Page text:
Linear grayscale heightmap from plane mesh

Hello Blender gurus,

for a hobby game project I’m working on, I’ve been trying to export a linear grayscale heightmap according to a Z-deformed* plane mesh, referring mainly to the now obsolete wiki article and a YouTube Blender 2.6 tut (, but with undesired results. What my game engine expects from these heightmaps is only the following:

  • lowest point of the (heavily subdivided) plane mesh corresponds to a pixel with value 0 (black), and the highest point to 255, with absolutely linear mapping for everything in between (eg. 0.5*(Z[SUB]max[/SUB] + Z[SUB]min[/SUB]) -> “127.5”).

What I’m doing now is this:

  1. create plane, scale by 8, apply that scale, subdivide a healthy number of times, and manually deform plane as desired
  2. add material and enable Shadeless. Add texture, select Blend as type, enable Ramp (linear, RGBA(0,0,0,1) to RGBA(1,1,1,1)), mapping Z,Z,Z. Mapping = Generated, Projection = Flat.
  3. move camera on top, pointing downwards, orthographic, scale 16.000
  4. select appropriate output image dimensions, format, bit depth and all that stuff
  5. render, save to image

However, just by looking at a height map generated using this method in the UV/Image editor view there are no exactly zero or white pixels to be found, which is not what I was aiming for. Also, I’m not entirely convinced of the actual linearity of this mapping, based on my tests on the game engine and the fact that the gradient texture preview looks rather obviously not linear (see picture below)

I’ve successfully done this the other way around, ie. deformed a subdivided plane mesh according to a height map generated with GIMP, but wasn’t quite proficient enough to create natural looking landscapes that way. :o

So now, what am I missing? Is there a way to generate a perfectly linear, (Z[SUB]min [/SUB]-> 0; Z[SUB]max[/SUB] -> 255) heightmap directly from Blender? Thanks.

  • by Z-deformed I mean only Z-displacement is ever applied; the top-orthographic projection of my meshes is always square.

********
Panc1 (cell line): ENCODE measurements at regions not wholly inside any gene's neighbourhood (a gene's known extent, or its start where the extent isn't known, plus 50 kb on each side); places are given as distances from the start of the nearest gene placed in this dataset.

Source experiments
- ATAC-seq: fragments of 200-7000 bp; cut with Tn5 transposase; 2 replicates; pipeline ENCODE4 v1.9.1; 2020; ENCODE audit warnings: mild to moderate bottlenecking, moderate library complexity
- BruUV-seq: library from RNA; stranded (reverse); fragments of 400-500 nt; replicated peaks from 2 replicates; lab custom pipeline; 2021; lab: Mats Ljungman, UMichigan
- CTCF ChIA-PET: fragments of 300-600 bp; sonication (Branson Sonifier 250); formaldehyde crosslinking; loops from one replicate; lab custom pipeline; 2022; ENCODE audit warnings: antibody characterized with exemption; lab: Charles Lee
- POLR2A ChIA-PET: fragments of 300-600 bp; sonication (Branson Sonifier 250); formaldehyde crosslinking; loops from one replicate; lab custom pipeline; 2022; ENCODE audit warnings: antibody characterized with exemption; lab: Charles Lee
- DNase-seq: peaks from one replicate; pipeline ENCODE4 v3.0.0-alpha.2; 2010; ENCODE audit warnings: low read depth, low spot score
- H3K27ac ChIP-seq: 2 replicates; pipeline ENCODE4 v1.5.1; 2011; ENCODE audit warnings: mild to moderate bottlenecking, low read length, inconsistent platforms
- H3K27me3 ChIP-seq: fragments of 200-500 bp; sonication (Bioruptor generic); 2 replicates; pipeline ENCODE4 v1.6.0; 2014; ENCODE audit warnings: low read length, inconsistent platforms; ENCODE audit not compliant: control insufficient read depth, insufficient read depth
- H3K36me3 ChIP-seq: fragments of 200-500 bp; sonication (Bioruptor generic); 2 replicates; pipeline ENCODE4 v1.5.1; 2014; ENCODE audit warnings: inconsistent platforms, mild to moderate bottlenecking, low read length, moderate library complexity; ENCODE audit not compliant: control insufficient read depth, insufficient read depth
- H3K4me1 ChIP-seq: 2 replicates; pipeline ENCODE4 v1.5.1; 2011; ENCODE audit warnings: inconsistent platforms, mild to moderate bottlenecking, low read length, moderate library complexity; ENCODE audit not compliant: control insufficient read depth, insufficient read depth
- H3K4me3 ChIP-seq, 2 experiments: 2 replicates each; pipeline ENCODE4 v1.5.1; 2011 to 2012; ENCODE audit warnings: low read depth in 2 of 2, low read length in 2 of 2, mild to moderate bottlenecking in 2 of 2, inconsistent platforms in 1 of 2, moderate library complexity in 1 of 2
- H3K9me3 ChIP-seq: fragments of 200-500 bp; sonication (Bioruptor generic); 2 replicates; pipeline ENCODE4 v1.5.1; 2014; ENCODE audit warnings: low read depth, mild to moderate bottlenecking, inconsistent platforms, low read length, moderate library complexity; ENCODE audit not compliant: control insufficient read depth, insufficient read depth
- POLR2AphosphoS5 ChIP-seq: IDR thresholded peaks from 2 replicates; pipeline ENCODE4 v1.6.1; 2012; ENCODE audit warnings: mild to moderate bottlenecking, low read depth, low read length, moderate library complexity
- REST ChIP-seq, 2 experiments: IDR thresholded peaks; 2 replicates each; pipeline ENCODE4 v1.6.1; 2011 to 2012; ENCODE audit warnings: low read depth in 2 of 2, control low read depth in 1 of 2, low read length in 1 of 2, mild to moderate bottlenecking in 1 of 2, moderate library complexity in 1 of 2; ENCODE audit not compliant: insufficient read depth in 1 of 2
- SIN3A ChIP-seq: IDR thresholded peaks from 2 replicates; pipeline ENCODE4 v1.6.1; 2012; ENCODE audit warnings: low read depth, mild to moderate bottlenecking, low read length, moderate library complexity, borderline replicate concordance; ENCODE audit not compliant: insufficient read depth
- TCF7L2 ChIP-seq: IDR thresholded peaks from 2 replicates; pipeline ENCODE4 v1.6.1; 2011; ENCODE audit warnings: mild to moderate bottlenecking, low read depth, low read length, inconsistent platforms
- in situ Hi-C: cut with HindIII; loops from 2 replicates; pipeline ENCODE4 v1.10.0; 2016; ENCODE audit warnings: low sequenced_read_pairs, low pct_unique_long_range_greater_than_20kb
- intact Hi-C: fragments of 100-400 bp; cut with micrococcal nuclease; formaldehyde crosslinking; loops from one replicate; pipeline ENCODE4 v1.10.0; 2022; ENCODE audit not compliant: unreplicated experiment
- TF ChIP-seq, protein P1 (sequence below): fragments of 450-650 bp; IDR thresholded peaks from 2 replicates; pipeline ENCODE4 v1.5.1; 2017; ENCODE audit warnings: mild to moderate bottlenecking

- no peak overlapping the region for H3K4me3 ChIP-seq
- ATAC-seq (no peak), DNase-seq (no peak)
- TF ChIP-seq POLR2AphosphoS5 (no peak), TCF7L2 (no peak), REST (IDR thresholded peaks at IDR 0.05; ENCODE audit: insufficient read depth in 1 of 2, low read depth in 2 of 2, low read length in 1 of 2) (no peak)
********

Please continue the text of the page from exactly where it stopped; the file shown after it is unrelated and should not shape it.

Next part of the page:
this might be a good place to start…

Do you have a blend file?

Fantastic! Using Displacement Bake I managed to do exactly what I wanted.

Basically what I did was to add a second plane of similar xy-dimensions on top of my manually displaced terrain mesh, UV-unwrapped it and provided a blank 1024-by-1024 image (from the UV/Image editor view -> New) for baking.

Then I switched to Object mode and first selected the displaced mesh and then the baking plane (in that order!), went to the Render->Bake submenu, selected Displacement from the Bake Mode-dropdown, enabled Selected to Active (this is why the order was important) and pressed Bake. And voilà, we have a perfectly linear height map, with Z[SUB]min [/SUB]mapped to 0 and Z[SUB]max [/SUB]to 255 (or 65535 if using 16-bit color depth).

There are also a couple of unmentioned manual parameter-tweaking steps involved (such as finding the correct value for the maximum distance param in the bake menu), but I would guess those, along with the rest of the procedure, can just be scripted later on. :cool:

So: thanks all y’all!

Here’s a screenshot for those interested:

Btw, just realized it’s a bit misleading to be calling it a plane mesh, since it’s not really planar after the deformation part has been done :wink:

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Very cool guy… also thanks for your explaination on what you did there… it always helps to share… I’m still learning cycles and textureing and baking myself in Blender…

What a nice find, I’ll be sure to bookmark this in case I ever need heightmaps (more of a voxel person myself)

Yah I need to spend more time with particals and voxels and all that stuff… just not enough time in the day…

AWESOME! Thanks!
I used this guys tut: no second plane, and no baking.

Made this on my laser, (the whole point of this exercise) after exporting the height map.

I used some crappy particle board, but it came out ok. I will use acrylic next time. Worked good for a test.